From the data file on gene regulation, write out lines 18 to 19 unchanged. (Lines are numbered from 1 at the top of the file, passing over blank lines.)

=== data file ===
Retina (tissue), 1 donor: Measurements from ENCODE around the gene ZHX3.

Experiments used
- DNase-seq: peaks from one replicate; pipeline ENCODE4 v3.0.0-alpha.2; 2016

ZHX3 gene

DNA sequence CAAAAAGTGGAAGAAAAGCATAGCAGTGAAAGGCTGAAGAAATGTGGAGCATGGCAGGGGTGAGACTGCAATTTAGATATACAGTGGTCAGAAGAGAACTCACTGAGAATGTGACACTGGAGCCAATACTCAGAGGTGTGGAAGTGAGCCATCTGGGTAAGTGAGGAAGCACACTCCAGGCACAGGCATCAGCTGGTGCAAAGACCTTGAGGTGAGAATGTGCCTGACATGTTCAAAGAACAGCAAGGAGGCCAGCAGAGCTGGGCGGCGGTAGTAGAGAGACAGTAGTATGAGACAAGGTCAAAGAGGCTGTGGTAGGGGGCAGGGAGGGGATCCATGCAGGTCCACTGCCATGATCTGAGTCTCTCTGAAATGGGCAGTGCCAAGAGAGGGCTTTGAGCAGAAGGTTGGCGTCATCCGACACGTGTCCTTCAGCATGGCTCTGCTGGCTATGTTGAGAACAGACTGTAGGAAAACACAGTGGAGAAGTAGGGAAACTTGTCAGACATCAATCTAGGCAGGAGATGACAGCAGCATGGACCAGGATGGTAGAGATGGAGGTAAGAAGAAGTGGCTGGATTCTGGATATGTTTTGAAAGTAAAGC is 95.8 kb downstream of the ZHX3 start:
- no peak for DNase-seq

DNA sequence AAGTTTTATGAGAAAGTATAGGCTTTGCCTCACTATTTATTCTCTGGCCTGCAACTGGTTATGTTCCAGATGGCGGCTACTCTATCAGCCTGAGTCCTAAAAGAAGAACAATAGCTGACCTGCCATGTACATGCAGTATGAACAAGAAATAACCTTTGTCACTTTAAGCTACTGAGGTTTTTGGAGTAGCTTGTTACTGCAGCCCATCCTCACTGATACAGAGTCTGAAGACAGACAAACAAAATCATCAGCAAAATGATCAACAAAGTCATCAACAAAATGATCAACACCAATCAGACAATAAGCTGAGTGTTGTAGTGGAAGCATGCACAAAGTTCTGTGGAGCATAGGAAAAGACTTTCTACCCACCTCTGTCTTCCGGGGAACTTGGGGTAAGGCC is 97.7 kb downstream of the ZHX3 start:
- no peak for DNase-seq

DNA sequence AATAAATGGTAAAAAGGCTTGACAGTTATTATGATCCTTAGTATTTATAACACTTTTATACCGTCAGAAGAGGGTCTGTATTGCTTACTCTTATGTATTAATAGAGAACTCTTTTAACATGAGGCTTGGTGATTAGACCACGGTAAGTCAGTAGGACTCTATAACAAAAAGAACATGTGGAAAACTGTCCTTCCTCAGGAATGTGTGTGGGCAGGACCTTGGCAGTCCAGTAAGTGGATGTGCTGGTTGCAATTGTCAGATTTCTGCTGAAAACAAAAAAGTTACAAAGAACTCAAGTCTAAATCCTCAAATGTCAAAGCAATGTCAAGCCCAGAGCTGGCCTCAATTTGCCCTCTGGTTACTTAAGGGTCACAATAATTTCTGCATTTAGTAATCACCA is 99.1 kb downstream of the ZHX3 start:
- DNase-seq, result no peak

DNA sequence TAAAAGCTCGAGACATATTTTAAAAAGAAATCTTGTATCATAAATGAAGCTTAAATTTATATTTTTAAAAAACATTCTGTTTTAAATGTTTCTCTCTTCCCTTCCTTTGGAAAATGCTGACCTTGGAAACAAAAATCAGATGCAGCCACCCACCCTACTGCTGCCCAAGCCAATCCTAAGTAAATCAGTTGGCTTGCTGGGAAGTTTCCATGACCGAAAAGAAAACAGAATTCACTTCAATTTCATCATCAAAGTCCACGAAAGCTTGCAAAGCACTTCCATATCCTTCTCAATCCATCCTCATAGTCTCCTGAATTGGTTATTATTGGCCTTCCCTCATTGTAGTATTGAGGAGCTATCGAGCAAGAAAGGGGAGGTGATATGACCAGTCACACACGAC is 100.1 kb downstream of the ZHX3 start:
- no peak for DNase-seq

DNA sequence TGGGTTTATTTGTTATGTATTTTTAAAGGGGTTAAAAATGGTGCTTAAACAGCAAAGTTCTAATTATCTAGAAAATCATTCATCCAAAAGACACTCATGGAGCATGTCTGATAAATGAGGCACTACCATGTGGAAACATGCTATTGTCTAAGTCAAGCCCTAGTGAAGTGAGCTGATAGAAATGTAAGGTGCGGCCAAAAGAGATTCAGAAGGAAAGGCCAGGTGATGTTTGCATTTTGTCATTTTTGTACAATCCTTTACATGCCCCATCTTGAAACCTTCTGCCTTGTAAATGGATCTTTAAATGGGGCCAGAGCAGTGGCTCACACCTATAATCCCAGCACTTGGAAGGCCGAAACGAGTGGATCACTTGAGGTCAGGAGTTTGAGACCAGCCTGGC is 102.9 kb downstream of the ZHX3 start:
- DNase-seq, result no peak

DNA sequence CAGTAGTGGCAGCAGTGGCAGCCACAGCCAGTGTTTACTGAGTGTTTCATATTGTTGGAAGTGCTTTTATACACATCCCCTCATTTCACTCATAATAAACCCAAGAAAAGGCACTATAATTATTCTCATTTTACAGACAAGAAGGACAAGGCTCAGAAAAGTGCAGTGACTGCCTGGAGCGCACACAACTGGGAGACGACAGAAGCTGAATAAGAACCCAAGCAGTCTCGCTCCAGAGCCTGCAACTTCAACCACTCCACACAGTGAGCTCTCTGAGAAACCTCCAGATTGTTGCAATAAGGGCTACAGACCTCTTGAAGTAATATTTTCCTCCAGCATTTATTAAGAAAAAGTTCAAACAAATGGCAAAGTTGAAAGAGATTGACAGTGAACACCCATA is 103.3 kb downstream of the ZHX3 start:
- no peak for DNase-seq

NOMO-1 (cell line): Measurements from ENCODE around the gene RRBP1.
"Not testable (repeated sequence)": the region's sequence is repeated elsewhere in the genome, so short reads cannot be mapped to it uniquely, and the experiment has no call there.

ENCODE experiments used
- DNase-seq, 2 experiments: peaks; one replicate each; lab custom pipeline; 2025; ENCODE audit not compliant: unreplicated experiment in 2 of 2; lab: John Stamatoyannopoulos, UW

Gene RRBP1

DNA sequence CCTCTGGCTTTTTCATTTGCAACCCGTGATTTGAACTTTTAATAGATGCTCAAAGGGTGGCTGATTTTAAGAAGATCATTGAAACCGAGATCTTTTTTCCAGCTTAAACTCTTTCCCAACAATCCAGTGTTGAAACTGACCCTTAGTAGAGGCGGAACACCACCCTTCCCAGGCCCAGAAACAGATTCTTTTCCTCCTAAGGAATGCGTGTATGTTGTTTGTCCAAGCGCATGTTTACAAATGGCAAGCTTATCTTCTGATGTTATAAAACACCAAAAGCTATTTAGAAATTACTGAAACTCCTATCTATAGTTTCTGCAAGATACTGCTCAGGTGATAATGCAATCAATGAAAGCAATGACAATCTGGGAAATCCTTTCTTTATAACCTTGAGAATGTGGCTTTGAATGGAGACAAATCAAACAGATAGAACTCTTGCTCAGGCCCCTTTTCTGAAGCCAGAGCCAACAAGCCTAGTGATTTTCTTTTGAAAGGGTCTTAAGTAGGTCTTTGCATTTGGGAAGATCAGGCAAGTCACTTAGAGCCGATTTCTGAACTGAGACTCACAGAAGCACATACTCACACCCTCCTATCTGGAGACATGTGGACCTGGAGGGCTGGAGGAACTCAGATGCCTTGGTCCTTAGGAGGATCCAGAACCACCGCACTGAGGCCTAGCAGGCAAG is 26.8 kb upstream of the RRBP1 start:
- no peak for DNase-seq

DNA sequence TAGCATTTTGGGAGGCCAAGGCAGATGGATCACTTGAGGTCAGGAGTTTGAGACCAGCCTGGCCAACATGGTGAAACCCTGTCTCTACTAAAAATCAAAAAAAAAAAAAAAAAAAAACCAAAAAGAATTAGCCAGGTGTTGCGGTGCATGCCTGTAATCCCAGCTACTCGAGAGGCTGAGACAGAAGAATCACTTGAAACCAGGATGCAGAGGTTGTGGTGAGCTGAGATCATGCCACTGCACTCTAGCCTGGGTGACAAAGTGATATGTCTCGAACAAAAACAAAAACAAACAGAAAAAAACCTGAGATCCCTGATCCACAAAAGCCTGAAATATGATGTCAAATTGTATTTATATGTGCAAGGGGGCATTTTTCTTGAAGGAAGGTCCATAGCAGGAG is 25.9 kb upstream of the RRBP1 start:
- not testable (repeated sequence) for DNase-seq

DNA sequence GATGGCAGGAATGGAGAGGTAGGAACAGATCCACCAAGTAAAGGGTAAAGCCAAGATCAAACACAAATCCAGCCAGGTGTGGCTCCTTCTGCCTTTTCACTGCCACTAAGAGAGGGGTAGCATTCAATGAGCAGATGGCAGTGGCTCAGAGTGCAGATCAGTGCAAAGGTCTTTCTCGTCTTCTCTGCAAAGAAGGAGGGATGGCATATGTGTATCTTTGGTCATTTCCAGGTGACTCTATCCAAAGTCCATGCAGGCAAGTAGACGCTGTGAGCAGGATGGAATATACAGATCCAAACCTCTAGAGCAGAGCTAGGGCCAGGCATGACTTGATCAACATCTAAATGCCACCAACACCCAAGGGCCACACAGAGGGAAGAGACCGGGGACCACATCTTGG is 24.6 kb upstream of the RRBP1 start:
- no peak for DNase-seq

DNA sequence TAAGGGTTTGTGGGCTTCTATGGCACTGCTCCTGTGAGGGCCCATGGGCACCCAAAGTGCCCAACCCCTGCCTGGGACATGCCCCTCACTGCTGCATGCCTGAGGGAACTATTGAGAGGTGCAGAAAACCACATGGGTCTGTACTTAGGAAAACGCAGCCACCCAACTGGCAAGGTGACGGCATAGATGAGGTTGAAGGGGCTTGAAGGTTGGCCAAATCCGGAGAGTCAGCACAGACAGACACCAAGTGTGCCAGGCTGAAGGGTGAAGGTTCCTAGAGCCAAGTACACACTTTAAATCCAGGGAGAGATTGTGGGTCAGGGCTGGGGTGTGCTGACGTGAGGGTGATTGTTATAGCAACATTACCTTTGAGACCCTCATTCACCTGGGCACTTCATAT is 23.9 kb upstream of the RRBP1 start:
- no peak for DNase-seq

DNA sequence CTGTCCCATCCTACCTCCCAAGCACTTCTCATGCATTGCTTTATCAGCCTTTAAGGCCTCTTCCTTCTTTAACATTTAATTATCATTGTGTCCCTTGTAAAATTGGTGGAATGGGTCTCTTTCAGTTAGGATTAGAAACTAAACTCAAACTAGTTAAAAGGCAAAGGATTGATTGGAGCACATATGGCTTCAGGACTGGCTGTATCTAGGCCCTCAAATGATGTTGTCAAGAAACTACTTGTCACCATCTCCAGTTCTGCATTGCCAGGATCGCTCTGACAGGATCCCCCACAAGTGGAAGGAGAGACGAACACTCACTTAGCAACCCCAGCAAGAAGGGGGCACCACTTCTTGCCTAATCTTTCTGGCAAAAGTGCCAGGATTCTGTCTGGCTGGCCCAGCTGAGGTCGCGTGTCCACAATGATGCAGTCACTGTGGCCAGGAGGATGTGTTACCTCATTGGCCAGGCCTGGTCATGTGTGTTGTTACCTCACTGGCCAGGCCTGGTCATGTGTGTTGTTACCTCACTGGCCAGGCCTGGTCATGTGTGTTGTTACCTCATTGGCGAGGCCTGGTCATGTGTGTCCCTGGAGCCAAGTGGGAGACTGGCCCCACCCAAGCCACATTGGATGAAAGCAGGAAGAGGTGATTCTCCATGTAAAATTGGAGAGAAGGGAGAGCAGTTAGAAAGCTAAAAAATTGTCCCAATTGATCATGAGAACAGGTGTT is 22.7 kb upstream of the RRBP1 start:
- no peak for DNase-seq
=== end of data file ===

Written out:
"Not testable (repeated sequence)": the region's sequence is repeated elsewhere in the genome, so short reads cannot be mapped to it uniquely, and the experiment has no call there.

ENCODE experiments used